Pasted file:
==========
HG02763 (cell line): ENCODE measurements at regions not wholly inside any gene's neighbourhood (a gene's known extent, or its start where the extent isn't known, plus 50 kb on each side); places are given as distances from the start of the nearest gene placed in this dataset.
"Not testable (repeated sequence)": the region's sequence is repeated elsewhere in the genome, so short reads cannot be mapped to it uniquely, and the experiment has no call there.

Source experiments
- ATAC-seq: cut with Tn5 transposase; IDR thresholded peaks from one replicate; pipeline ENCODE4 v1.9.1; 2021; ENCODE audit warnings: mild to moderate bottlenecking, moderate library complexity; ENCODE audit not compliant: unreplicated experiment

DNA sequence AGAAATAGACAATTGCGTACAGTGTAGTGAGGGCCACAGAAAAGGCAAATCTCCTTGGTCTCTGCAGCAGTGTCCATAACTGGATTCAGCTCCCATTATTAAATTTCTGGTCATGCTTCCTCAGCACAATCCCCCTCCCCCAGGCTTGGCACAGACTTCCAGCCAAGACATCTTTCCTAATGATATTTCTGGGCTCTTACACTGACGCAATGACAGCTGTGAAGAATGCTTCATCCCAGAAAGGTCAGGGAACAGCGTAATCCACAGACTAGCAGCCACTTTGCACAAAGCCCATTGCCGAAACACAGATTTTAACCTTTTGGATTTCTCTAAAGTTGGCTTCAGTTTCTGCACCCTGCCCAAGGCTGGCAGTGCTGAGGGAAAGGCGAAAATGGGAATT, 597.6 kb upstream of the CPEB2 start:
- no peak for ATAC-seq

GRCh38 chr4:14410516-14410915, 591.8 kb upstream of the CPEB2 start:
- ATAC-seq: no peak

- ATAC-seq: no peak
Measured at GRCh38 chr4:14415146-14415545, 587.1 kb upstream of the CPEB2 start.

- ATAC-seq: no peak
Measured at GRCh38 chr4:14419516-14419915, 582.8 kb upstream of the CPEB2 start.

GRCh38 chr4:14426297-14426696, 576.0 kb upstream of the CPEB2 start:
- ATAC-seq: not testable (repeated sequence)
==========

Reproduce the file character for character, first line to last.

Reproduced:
HG02763 (cell line): ENCODE measurements at regions not wholly inside any gene's neighbourhood (a gene's known extent, or its start where the extent isn't known, plus 50 kb on each side); places are given as distances from the start of the nearest gene placed in this dataset.
"Not testable (repeated sequence)": the region's sequence is repeated elsewhere in the genome, so short reads cannot be mapped to it uniquely, and the experiment has no call there.

Source experiments
- ATAC-seq: cut with Tn5 transposase; IDR thresholded peaks from one replicate; pipeline ENCODE4 v1.9.1; 2021; ENCODE audit warnings: mild to moderate bottlenecking, moderate library complexity; ENCODE audit not compliant: unreplicated experiment

DNA sequence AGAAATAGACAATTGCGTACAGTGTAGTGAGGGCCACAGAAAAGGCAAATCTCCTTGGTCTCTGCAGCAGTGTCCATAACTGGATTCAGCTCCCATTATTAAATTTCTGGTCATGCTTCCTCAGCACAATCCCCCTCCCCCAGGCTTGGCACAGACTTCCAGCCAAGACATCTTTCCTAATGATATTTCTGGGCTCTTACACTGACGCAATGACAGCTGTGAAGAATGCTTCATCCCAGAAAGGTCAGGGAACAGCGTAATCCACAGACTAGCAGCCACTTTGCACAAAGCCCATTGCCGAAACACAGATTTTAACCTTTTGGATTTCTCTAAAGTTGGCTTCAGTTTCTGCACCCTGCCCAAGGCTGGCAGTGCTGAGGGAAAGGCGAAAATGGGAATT, 597.6 kb upstream of the CPEB2 start:
- no peak for ATAC-seq

GRCh38 chr4:14410516-14410915, 591.8 kb upstream of the CPEB2 start:
- ATAC-seq: no peak

- ATAC-seq: no peak
Measured at GRCh38 chr4:14415146-14415545, 587.1 kb upstream of the CPEB2 start.

- ATAC-seq: no peak
Measured at GRCh38 chr4:14419516-14419915, 582.8 kb upstream of the CPEB2 start.

GRCh38 chr4:14426297-14426696, 576.0 kb upstream of the CPEB2 start:
- ATAC-seq: not testable (repeated sequence)